A Drop of Magic is the first of this action-packed YA fantasy series with the wit of Buffy, the magic of Charmed, and all the drama of the Vampire Diaries.
There’s a live Arlo Guthrie album (I can’t remember which one) in which he’s talking between songs, and at some point he says, “I know I’m supposed to be singing. But you can’t always do what you’re supposed to do.” To which the audience roars approval.
It’s true. You can’t always do what you’re supposed to do.
The second Fatecarver book (Fatewalker) is with the editor, and I really should be working on book 3 if I want to keep the books in the series coming out at a reasonable pace for my readers.
But a couple of weeks ago when I sat down to start book 2, a different book began pouring out of my fingers onto the keyboard.
It was like a flash flood. Within a few days, 15,000 words of a book I shouldn’t be spending time on right now had flowed out. I gave in and have let it flow. I don’t even have a title for the story, which has been kicking around in my head since New Zealand’s first Covid lockdown in 2020, but it’s already over a third written.
Here’s the gist of the story. I can’t wait to be able to share it with you. If things carry on this way, it won’t be long before I can.
Alex Blackburn has inherited all her Grandmother’s possessions. And all her secrets.
When she discovers an ancient book on summoning spirits among Gran’s books, she … sort of accidentally summons one of them.
It’s three metres long and looks like a centipede.
And it’s just eaten Gran’s dog.
She drags Gran’s neighbour, Shelby, into the drama because the book came from his great-great-great-grandmother. Alex can’t work out how to get rid of the demon, but maybe Shelby’s inherited some of his ancestor’s ability with magic.
Or maybe he’s just terrified of centipedes.
While the demon munches its way through the neighbourhood pets, Alex and Shelby scramble to find a way to send it back to where it came from before it …
This fantasy set in small-town New Zealand will have you sitting on the edge of your seat (while checking underneath it for centipedes), and cheering on Alex and Shelby as they bumble their way around magic and each other.
A few days ago on an online group I’m part of, someone asked about people’s life hacks.
I thought about it for a while and realised that I spend so much time in the garden, that my ‘life’ hacks are mostly garden hacks.
So here is a list of 10 of my many garden hacks:
Cut up empty milk bottles to use as plant tags.
Give your chickens the run of the vegetable garden during winter—they’ll keep pests and weeds down and make springtime garden prep easier.
Recycle old cotton sheets and clothes, and raffia baskets as biodegradable plant ties.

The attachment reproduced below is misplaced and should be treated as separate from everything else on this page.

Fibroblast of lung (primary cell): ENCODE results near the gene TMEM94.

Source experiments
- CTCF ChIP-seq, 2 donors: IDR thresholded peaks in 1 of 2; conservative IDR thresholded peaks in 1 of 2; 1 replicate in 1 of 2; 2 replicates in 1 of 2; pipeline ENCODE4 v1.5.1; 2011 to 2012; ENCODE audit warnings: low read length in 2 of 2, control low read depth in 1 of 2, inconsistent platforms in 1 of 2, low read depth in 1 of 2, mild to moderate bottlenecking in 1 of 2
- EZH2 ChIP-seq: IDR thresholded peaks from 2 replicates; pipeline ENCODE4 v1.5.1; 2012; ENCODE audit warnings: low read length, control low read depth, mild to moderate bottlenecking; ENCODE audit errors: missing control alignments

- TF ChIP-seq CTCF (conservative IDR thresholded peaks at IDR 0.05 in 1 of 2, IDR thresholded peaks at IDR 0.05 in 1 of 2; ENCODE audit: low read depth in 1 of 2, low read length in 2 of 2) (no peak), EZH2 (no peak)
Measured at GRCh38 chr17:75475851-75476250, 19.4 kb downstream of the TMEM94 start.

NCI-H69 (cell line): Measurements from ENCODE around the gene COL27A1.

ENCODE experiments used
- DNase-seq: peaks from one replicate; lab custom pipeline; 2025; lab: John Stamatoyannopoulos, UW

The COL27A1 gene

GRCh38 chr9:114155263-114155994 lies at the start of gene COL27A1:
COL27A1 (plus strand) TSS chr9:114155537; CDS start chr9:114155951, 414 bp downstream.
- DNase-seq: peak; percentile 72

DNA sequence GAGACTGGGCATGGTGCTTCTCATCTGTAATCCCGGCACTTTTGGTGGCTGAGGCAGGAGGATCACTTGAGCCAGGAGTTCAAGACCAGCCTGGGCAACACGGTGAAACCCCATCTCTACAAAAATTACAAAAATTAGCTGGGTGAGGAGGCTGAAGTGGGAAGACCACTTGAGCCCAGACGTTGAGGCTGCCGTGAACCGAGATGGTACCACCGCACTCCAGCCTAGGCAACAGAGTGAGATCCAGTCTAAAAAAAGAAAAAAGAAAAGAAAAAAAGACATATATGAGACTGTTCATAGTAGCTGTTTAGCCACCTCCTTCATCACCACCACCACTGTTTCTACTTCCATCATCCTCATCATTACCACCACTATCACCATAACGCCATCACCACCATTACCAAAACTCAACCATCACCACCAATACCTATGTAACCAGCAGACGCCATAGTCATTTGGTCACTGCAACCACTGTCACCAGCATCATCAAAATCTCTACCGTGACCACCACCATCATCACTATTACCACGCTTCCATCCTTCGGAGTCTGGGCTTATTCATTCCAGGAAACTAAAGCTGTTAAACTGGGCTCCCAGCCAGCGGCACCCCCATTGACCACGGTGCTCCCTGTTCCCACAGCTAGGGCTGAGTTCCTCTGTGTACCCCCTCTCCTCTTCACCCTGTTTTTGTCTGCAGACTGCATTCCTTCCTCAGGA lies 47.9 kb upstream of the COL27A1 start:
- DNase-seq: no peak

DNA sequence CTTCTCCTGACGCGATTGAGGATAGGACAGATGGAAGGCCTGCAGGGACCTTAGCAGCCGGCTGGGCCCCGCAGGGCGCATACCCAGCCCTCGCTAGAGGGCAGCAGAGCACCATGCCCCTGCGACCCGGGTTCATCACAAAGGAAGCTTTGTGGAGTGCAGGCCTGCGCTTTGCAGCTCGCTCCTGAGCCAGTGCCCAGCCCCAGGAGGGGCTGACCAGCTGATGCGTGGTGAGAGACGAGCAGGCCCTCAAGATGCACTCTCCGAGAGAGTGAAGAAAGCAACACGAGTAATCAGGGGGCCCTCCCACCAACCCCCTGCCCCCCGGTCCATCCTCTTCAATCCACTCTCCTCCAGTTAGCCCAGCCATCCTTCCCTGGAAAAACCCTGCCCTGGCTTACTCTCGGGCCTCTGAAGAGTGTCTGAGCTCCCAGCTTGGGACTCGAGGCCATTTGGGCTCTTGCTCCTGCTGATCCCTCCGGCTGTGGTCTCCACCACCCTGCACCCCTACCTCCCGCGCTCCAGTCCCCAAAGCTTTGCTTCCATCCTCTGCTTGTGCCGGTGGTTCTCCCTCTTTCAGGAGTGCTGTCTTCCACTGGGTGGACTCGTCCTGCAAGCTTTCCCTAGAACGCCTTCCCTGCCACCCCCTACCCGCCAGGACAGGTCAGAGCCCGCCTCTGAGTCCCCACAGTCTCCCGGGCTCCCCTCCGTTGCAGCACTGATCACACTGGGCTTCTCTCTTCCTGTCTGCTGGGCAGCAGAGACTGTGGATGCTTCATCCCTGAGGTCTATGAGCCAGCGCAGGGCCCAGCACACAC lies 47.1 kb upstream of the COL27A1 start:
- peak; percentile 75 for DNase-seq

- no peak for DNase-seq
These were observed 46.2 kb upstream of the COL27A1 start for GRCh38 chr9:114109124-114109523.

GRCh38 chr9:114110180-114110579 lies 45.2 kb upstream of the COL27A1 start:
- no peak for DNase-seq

When picking carrots, water well about an hour beforehand—the soft soil will make the carrots easier to pull.
When thinning carrots, remove the largest plants first—the small ones will grow, and you’ll be able to eat your thinnings.
Instead of tossing empty juice bottles in the recycling bin, fill them with water and line them up in the greenhouse—they’ll store heat during the day and release it at night. Paint them black for even more heat absorption.
Fill plant pots with cement to use as weights for things like bird nets and row covers. Give them wire handles threaded with a short section of irrigation pipe so they’re easy to move around.
Whenever you cook something, like pasta, that is boiled and drained, save the boiling water and pour it on weeds to kill them instead of sending it down the drain.
Plant summer lettuces in the shade of tall crops like corn to keep them from bolting too quickly.
Plant rangy crops like pumpkins next to early crops like brassicas—by the time the pumpkins grow large, the brassicas are gone and the pumpkins have space to sprawl.
We spent a night in Wanaka last week before our tramping trip. While wandering around town looking for a likely spot for dinner, we came across some poems stuck onto a bridge railing.
Like a Banksy painting, the poems were certainly not ‘legal’ and were no doubt frowned upon by the local authorities. But also Banksy-like, they made passersby smile and think.
Years ago, when my husband and I lived in State College, Pennsylvania, we regularly took our walks in the agricultural fields near the edge of town. Along the path, shortly after leaving the neighbourhood, someone had installed a tiny section of sidewalk. Embedded in the concrete was the poem ‘Where the Sidewalk Ends’ by Shel Silverstein. There was no indication of who had installed the poem, and it was tucked away beside the field as though it had been surreptitiously installed in the dead of night.
There are municipally sanctioned examples of Guerrilla art—art that appears in unlikely places. The poetry among the rocks along Wellington’s waterfront is one example. But there’s something particularly delightful about the non-sanctioned art—the amazing sand sculptures people create on the beach, the sidewalk chalk drawings that proliferated during lockdown, the splash of graffiti on train cars. It’s an expression of life and spirit, a proclamation of something uniquely human, a statement about human lives.